On Learning and Context

There is a joke about the problem of reading a book completely out of context.
A man was looking into the Bible for some guidance. Not knowing where to look, he simply opened the Bible randomly and point his finger at a passage. Wherever his finger lands, he will take as advice.
Here’s the first: “Judas went out and hanged himself”. Not knowing what to make out of that, he tried again.
This time it is: “Go and do likewise.” Completely baffled, he tried a third time.
“Whatever you are to do, do so quickly.”

One of the first insights I picked up on in college was the importance of context.  Context determines meaning, a lesson easily learned from this well-worn joke about the Dalai Lama.

The Dalai Lama walks into a pizza shop and says, “Can you make me one with everything?”

Context sets the table, if you will, for the way we come to understanding; it’s the horizon of meaning without which meaning is lost.  But it’s not that I’m looking for pure, unadulterated meaning in a pure undistorted way.  Meaning is neither guaranteed nor perfectly pure.   But a reader looking to know must attend to the work (sometimes hard work) of understanding and to do that understand context is essential.

When taking a hermeneutics course with the Cambridge Professor, Nicholas Lash, I remember he would say nearly everyday, “Words take their meaning from the company they keep.”  This was another way he stressed what Hans-Georg Gadamer called the “hermeneutical circle.”  Think of how many meanings the following sentence has:  “I never said she stole my money.”  The complete thought can thus only be understood in the context in which it is spoken (with tone and stress of voice etc.).  Thought can never happen in an ahistorical “fantasy” space.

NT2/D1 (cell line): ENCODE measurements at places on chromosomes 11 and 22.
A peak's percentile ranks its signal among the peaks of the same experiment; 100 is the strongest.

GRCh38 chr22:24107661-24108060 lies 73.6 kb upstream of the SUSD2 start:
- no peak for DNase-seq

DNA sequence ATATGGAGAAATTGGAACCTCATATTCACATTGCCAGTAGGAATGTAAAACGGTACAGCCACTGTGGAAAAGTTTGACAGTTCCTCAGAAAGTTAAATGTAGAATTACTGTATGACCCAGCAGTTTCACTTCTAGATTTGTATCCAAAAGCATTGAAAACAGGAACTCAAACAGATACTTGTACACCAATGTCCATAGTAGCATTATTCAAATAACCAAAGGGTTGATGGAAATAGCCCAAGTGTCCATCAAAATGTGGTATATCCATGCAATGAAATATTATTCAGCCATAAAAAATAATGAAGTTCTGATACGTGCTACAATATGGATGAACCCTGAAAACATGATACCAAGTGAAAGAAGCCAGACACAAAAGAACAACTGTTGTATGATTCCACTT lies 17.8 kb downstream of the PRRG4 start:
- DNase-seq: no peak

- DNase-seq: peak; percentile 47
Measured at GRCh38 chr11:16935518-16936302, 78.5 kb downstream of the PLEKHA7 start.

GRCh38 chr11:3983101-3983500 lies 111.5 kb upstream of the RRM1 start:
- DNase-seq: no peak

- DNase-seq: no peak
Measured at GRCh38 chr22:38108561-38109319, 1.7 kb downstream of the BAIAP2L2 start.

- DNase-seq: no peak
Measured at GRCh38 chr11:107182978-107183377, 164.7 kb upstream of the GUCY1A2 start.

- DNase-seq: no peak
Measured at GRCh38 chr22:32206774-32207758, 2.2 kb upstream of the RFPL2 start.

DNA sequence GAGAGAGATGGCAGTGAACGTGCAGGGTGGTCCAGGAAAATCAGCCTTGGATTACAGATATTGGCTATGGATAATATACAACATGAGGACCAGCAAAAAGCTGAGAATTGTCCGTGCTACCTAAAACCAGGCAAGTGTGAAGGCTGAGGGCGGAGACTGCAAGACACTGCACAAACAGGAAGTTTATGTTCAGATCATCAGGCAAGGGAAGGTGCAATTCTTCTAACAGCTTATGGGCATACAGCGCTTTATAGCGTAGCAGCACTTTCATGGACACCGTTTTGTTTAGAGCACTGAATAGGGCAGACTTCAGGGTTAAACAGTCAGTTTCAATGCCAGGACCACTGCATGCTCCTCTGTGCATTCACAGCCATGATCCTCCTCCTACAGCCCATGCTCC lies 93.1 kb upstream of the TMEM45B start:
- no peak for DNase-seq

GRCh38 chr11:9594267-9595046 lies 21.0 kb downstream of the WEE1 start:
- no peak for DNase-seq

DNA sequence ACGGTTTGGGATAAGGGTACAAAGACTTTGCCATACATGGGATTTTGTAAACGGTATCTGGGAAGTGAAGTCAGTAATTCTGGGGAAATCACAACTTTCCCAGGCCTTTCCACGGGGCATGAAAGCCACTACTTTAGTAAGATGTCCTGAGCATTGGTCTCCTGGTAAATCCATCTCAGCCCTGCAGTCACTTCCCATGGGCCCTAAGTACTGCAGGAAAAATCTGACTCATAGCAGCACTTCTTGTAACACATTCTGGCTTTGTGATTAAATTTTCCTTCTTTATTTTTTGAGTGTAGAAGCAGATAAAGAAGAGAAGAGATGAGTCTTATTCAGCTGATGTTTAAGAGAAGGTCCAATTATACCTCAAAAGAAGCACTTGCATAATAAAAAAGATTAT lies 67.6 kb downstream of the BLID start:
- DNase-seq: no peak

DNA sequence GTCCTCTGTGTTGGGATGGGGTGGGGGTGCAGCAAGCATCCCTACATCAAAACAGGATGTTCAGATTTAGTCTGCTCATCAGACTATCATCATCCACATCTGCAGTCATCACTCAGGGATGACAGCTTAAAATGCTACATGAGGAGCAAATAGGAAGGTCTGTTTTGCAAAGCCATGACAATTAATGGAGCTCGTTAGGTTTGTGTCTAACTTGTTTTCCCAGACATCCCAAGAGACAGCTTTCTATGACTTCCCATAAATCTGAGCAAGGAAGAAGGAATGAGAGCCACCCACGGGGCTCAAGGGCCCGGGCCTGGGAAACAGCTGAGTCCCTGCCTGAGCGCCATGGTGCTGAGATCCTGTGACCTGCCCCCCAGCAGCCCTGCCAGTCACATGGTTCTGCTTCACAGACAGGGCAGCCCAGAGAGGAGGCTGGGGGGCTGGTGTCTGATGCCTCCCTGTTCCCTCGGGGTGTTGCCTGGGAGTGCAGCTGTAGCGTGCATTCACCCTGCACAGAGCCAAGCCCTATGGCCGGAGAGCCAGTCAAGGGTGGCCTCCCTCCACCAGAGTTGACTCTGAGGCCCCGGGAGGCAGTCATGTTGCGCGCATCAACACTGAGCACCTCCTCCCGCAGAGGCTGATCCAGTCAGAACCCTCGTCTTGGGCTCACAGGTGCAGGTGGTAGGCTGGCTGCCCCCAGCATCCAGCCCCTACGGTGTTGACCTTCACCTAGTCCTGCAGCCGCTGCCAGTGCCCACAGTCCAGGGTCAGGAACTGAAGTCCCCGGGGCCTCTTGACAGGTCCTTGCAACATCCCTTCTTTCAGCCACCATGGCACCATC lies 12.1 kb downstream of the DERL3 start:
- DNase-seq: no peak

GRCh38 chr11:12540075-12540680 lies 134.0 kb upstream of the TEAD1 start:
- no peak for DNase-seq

The point is: the material context is essential to know in order to understand.  Similarly the context in which learning and education takes place can largely dictate what is learned.  Having taught in a college classroom for nearly 14 years (at James Madison, University of Virginia, Rollins College, Silesia (Poland)), the Global Center for Advanced Studies among other places) one lesson materialized in my mind several years ago while teaching Marx’s theory of Communism.  So there I was teaching Marx to a class in which more than 85% of the students were taking out student loans just to participate in class.  And I realized that to learn to be critical about basic things in culture whether it be economics, politics, history, religious, philosophical and so on, students had to go into debt.  Now this may sound obvious to you, but for me, as a professor this lesson began to eat at me and I soon started asking myself, “Does the context of a university classroom undermine the material import of taking subjects like history (etc.) seriously?”  For Marx, ideas, religion, art, architecture are determined by the material modes of projection (i.e., the capitalist class).  And with this insight, I began to seriously wonder if ideas, no matter their historical significance or existential truth, could be undermined by the material conditions that give rise to them.  If you’re paying 40K a year to attend 10 classes in college (4k per class) I wonder if learning historical facts, no matter how compelling they may be, is enough to transform someone’s life.  If you’re paying 4k per class, it seems to me that the sheer amount of debt and resources (future labor power you must do in order to work that debt off) already neutralizes the material possibility to change one’s life in relationship to those historical and economic realities.  In short, what I am saying is that the debt you must incur is so determinative that it undermines actually taking the material you’re exposed to in class, seriously.